October 16, 2011

Soft Focus and Blur

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Post & Photo by Joe Farace – Follow Joe on Twitter

You don’t always need or want tack sharp photographs. Blur and selective blur, when applied to an otherwise ordinary photograph, can create a mood or look that fits an impression of the image more than the reality of it. Sometimes the distinction between creative blur and soft focus get confused, so let’s take a look at their differences.

When all or part of a photograph lacks sharpness, it’s blurry. Blur can be caused by camera or subject motion and can be accidentally or deliberately created by an object moving while the camera’s shutter is open or simply by the photographer moving the camera. The classical in-camera zoom blur effect is created by setting the shutter speed as slow as possible (small apertures help) and zooming the lens during exposure. Digital blurring is accomplished through software averaging of pixel values to soften edge detail and the effect can be produced digitally using Photoshop’s different blur commands, such as Radial Blur.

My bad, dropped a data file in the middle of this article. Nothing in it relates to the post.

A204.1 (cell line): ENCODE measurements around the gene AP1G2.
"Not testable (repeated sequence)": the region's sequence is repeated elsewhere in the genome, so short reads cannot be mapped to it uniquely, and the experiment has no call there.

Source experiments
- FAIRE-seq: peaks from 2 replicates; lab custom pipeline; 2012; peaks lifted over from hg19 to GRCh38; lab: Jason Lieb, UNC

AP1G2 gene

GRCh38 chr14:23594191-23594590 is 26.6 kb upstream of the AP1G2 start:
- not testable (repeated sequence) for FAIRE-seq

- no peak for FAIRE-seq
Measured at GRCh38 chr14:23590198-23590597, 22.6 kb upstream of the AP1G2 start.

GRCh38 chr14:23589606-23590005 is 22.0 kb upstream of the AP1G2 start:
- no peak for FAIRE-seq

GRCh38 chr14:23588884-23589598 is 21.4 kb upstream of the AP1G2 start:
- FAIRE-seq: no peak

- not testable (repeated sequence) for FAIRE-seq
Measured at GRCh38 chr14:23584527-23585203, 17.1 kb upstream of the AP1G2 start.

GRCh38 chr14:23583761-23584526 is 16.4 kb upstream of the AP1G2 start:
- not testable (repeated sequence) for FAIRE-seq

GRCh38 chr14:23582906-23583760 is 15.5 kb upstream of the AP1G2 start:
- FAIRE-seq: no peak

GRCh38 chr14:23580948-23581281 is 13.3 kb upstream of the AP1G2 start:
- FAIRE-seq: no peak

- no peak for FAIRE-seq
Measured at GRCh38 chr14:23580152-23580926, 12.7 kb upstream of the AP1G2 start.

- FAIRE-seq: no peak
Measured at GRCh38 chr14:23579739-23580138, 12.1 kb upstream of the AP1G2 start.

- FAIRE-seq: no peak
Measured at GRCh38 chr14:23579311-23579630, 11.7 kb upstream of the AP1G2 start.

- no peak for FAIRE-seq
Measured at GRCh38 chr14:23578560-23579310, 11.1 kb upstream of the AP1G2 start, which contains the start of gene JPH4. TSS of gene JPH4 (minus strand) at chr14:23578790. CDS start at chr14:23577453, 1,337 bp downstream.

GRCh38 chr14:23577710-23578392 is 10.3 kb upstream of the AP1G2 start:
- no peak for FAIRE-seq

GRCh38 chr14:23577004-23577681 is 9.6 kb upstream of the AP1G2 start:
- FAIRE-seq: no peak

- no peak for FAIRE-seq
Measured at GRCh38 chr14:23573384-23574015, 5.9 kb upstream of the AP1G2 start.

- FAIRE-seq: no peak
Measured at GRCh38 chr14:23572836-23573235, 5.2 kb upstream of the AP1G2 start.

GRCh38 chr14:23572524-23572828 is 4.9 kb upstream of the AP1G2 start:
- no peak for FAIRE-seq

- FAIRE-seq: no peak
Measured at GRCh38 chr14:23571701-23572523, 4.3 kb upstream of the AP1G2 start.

A lens that’s not corrected for spherical aberrations produces soft focus and creates a diffused look by bending light away from the subject so parts of the photograph are defocused while the rest remains in focus. Highlights are dispersed onto adjacent areas and the image still looks focused but some of its components are just enough out-of-focus so they’re softened. In addition, sharp lines and edges are slightly fuzzy and small details seem to disappear. It’s possible to capture soft focus effects by using dedicated soft focus lenses, such as Canon’s EF 135 f/2.8 SF, a camera lens filter or by using digital techniques.

Nik Software’s Color Efex Pro 4 suite of filters, for example, contains a Classical Soft Focus filter that mimics various kinds of soft focus camera filters used in traditional film photography. This in-post filter can add diffusion to an image while preserving detail much like the Zeiss Softar camera filter. Just like a Softar, Classical Soft Focus creates a soft focus image but not a blurry one and sometimes the only way that you can tell it was used is compare it against the sharper original which is why wedding clients will love this effect that doesn’t look like an effect. The control panel’s Soft Focus Method pop-up menu lets you select the type of effect from a subtle soft focus effect to more pronounced diffusion. The Diffused Detail slider controls the amount of random detail to maintain the appearance of some sharpness and prevent banding.

Joe Farace is the author of “Studio Lighting Anywhere” the second book in a trilogy or glamour and portrait photography from Amherst Media. It’s available on Amazon.com.


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